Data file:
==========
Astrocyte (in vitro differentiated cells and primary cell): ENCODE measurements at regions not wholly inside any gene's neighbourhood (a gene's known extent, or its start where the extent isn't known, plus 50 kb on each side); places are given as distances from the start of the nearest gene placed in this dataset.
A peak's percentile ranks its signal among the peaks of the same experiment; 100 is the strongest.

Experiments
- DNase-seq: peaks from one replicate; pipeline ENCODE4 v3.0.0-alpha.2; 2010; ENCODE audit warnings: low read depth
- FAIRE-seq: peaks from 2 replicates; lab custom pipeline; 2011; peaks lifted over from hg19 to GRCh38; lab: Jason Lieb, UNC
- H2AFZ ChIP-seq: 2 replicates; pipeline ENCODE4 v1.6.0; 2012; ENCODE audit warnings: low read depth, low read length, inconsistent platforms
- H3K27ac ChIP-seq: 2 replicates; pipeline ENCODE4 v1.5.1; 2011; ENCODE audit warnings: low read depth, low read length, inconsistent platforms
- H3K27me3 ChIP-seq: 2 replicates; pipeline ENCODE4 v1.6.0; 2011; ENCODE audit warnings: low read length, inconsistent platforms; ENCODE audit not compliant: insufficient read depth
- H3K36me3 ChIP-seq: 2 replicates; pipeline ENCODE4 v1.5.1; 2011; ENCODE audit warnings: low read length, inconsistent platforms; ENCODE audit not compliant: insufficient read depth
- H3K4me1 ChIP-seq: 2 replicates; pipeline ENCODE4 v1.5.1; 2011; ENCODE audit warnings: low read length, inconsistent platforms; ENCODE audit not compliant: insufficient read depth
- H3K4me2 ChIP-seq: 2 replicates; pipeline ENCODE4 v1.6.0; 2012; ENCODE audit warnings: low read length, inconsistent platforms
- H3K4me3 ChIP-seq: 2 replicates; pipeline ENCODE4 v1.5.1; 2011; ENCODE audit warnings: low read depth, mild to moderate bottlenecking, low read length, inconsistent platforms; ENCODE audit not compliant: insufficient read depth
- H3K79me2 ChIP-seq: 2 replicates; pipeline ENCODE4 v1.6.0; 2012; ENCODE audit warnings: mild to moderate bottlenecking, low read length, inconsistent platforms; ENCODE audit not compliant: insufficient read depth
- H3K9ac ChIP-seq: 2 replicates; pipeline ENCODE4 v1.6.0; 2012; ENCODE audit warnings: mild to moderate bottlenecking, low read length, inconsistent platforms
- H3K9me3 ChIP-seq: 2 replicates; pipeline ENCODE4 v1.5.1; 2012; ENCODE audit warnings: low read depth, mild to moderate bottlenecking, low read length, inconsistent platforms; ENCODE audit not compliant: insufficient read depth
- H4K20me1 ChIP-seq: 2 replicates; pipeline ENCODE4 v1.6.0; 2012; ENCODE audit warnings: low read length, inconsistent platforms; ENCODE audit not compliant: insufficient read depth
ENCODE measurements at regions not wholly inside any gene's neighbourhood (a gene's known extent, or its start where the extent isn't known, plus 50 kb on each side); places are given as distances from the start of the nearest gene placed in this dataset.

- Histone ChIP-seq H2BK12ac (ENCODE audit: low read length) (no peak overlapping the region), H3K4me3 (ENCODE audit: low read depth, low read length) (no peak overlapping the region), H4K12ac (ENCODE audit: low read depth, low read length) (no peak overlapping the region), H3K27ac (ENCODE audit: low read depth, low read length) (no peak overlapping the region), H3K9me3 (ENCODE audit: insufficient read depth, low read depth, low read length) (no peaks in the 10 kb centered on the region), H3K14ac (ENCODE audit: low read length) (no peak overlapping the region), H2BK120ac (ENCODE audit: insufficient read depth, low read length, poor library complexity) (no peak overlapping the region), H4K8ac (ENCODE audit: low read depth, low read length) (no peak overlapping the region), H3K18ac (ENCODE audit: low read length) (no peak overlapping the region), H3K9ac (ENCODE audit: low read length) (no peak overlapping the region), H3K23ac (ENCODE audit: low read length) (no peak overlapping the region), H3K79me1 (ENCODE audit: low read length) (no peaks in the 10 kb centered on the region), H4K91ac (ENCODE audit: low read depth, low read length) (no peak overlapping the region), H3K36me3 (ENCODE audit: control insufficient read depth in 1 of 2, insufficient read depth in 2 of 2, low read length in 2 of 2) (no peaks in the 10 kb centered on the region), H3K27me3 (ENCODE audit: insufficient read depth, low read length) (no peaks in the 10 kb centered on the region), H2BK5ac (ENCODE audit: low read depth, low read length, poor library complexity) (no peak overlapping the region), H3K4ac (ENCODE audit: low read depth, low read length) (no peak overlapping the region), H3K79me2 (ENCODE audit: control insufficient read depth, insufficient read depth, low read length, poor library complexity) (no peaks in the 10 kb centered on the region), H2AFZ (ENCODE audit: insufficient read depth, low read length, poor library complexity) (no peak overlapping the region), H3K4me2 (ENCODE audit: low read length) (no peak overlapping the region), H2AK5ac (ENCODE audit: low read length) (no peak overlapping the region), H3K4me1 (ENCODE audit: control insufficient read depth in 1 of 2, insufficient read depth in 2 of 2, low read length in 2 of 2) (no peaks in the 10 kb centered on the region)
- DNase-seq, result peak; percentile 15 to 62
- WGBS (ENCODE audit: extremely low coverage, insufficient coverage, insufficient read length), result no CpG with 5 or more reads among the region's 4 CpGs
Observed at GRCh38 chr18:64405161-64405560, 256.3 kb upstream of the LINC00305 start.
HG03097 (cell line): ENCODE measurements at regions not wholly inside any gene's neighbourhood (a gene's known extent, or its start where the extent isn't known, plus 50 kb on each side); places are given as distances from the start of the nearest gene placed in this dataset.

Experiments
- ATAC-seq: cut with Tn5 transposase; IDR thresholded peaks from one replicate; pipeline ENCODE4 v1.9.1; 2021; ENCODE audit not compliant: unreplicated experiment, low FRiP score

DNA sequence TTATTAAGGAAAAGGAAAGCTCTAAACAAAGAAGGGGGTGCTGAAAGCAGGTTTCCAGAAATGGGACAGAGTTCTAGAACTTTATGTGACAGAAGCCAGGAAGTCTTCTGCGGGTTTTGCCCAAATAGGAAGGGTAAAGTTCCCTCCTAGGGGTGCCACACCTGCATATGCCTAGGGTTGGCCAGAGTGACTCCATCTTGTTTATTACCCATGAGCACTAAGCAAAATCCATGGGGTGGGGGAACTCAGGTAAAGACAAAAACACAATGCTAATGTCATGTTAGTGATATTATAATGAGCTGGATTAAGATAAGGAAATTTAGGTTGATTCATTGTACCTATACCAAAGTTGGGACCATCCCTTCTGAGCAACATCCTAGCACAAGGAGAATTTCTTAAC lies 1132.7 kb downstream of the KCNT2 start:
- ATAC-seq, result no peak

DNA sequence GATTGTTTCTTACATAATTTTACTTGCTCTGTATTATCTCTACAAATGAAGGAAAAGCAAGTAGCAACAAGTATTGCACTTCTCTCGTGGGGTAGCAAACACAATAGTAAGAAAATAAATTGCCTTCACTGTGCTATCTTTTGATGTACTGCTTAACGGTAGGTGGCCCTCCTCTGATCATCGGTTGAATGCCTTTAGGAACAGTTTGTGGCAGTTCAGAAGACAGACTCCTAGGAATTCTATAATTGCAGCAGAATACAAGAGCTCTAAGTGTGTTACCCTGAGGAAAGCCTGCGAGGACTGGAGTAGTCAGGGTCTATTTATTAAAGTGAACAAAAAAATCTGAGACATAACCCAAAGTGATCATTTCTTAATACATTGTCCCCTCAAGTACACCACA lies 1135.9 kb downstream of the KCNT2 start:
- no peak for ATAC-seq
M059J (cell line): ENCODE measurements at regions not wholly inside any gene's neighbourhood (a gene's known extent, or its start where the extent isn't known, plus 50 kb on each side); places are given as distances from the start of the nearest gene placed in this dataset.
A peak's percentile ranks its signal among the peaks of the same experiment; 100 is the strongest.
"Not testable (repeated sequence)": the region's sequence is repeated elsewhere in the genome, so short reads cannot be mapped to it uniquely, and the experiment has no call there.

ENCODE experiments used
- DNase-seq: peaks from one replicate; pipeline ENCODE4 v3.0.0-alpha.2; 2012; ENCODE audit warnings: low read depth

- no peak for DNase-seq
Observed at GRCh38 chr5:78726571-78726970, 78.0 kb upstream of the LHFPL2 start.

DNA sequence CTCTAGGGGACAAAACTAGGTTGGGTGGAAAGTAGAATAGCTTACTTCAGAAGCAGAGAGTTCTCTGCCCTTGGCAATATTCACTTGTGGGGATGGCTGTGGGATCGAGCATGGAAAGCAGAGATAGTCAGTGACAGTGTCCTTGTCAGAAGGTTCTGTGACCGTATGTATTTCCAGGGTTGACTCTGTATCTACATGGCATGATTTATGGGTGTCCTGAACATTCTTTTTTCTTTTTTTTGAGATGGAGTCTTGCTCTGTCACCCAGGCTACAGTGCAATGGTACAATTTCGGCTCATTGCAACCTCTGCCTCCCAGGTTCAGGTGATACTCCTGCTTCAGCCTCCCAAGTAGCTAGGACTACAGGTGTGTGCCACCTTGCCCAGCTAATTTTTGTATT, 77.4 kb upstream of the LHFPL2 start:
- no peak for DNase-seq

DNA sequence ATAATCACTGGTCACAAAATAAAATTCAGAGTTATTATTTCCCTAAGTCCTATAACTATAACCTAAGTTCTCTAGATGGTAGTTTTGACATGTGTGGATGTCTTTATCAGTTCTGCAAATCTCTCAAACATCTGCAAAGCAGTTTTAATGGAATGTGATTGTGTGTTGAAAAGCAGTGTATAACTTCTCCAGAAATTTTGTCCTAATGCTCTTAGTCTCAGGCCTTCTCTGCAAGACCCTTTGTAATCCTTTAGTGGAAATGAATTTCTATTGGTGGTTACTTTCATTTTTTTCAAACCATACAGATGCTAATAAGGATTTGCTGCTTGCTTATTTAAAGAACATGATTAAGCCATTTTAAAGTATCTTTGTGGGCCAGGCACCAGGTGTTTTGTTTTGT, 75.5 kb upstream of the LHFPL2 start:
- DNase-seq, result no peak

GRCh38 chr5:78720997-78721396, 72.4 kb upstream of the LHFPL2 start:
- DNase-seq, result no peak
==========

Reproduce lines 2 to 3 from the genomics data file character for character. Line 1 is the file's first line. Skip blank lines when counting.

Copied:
A peak's percentile ranks its signal among the peaks of the same experiment; 100 is the strongest.

Experiments